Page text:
Regional Haze and BART
- Learn more about recent Regional Haze Rule developments in Nevada
- Learn more about the Regional Haze Rule
On October 6, 2020 from 9:00 am - 10:30 am PDT, NDEP held a virtual stakeholder meeting regarding Nevada's Regional Haze State Implementation Plan for the second implementation period (2018 - 2028). Created to reduce the effects of haze and improve air quality at designated national parks and wilderness areas, the Regional Haze Rule aims to reduce state-wide and regional emissions contributing to haze. This meeting served as an introduction to Regional Haze in Nevada and NDEP's recent efforts in developing the Regional Haze State Implementation Plan due on July 31, 2021.
During the meeting, NDEP staff:
- Covered Nevada's Class I area - Jarbidge WA;
- Recapped Nevada's first implementation period;
- Presented NDEP's progress on point and non-point control analyses;
- Reviewed current and upcoming modeling efforts;
- Outlined upcoming timeline milestones; and
- Solicited feedback from stakeholders and answer questions.
Nevada has begun preparation of the Regional Haze State Implementation Plan (SIP) for the second implementation period ending in 2028. Due to EPA on July 31, 2021, the plan will provide the necessary steps to continue to achieve reasonable progress in visibility improvements at the Jarbidge Wilderness Area and in Class I areas that are outside of the State but may be impacted by emissions from sources in Nevada.
Following EPA regulatory guidance and in cooperation with other western states, Nevada will develop a plan that evaluates what emission control measures for specific sources and source sectors are required to make reasonable progress. A SIP Development Plan has been written that outlines the principal steps that will be undertaken by Nevada.
Regional Haze Documents
Nevada 2009 Regional Haze State Implementation Plan (SIP)
Nevada 2014 Regional Haze 5-Year Progress Report
In 1977, Congress amended the Clean Air Act establishing a national goal to protect visibility in Class I federal areas — national parks, forests and wilderness areas. The amendments called for the “prevention of any future, and the remedying of any existing, impairment of visibility in mandatory Class I federal areas which impairment results from manmade air pollution.” In 1979, EPA promulgated a list of 156 mandatory Class I areas in which visibility was determined to be an important factor. In Nevada, there is one designated Class I area, the Jarbidge Wilderness Area in the northeast corner of the State.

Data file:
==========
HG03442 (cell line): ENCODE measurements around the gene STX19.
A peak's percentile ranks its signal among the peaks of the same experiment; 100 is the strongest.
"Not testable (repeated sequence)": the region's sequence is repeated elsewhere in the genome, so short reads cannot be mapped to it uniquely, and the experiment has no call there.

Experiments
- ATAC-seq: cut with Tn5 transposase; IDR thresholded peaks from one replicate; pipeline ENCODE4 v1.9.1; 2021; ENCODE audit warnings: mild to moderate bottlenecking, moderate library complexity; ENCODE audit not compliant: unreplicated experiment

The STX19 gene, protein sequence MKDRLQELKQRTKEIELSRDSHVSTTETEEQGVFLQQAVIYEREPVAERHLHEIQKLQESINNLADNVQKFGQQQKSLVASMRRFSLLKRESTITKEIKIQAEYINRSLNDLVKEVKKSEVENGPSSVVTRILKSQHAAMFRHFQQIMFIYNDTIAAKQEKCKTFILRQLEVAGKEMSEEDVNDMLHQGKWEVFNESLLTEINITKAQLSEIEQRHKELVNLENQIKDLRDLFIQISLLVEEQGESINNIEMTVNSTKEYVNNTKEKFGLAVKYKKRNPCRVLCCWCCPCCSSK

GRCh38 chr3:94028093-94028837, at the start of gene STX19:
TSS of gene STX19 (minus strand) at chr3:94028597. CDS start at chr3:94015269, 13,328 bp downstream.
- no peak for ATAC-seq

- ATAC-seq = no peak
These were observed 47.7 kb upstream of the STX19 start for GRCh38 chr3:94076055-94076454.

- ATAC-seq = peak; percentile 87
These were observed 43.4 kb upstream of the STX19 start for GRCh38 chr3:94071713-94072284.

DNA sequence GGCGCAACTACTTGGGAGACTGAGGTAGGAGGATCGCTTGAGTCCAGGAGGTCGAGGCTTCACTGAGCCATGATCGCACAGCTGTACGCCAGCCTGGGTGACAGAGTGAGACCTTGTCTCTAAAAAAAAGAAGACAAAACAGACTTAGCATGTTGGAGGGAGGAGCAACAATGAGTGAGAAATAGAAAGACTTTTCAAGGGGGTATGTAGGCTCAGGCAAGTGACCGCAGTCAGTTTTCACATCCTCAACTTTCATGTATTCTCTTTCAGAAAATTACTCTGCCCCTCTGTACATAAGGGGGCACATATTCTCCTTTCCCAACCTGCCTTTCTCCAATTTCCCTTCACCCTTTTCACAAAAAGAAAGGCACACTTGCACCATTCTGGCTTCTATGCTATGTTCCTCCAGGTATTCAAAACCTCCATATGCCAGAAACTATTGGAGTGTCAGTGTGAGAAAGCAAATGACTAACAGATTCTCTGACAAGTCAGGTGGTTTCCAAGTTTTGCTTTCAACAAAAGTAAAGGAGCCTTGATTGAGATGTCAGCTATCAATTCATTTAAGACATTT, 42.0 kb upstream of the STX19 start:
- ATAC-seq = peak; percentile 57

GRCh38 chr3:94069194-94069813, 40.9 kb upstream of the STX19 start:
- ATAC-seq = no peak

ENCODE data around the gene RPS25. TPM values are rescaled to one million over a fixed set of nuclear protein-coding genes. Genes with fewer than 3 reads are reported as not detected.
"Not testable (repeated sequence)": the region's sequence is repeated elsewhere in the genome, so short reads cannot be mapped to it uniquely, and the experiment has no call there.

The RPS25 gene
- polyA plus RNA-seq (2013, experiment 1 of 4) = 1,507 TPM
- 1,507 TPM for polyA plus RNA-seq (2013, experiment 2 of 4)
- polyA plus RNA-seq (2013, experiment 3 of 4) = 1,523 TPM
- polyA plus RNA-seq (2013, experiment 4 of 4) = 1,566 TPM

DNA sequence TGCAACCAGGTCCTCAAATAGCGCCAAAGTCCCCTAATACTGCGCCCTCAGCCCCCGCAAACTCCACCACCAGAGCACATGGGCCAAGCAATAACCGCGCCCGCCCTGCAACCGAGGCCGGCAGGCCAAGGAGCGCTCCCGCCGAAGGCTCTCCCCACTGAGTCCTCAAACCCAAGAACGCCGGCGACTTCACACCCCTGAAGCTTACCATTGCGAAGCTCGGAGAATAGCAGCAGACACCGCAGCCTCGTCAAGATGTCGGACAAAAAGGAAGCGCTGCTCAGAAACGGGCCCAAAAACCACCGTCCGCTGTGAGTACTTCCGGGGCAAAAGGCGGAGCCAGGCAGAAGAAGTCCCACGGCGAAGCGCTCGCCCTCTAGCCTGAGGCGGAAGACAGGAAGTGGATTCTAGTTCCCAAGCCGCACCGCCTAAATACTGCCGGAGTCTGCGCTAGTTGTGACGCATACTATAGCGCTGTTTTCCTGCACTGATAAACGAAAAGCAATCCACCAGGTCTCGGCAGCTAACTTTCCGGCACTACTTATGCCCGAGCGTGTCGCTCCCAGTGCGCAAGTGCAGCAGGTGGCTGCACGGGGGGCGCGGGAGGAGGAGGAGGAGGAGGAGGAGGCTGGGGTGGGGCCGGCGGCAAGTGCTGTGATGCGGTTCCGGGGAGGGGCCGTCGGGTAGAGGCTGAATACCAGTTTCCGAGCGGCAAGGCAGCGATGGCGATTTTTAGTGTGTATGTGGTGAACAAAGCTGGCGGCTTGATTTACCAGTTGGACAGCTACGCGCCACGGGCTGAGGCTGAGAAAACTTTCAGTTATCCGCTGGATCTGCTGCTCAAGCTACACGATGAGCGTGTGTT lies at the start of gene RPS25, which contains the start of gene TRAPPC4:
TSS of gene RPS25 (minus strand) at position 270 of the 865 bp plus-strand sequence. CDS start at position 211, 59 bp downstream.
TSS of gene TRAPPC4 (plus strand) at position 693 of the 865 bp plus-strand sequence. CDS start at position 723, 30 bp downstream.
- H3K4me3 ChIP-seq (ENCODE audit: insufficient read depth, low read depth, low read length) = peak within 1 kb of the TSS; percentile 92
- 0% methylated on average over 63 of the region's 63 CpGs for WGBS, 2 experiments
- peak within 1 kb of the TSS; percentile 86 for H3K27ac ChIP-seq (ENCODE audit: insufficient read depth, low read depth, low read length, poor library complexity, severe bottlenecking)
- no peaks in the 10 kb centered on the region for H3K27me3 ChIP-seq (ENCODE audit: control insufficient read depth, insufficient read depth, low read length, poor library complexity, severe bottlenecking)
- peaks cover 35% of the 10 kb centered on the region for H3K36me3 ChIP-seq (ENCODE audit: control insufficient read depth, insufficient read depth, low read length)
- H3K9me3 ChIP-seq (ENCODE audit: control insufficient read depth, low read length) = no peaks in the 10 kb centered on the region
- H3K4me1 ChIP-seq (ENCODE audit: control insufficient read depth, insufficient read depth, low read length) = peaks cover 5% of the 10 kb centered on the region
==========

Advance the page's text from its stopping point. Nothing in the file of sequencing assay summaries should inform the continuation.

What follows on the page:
On July 1, 1999, EPA promulgated the Regional Haze Rule. The intent of the regional haze rule is to improve visibility over a period of 60 years in all 156 mandatory Class I areas across the country. It requires each affected state to develop and adopt an implementation plan that will improve the haziest days and protect the clearest days at each mandatory Class I area in the state with a goal of returning to natural visibility conditions by the year 2064.
Comprehensive SIP revisions are required every 10 years. A key component of the Regional Haze Rule is the requirement to install and operate the best available retrofit technology (BART) for qualifying older, existing sources of visibility impairing pollutants during the initial planning period. Additionally, each plan must provide a comprehensive analysis of natural and man-made sources of haze in each mandatory Class I area in the state and contain strategies to control anthropogenic emissions that contribute to haze. The plan must also address the transport of haze across state boundaries.
Most of the technical work for the initial regional haze SIPs in the western states was done through the Western Regional Air Partnership (WRAP). The WRAP is a collaborative effort of tribal governments, state governments and various federal agencies to develop the technical and policy tools needed by western states and tribes to comply with EPA's regional haze regulations. WRAP activities are conducted by a network of committees and forums composed of WRAP members and stakeholders, representing a wide range of viewpoints.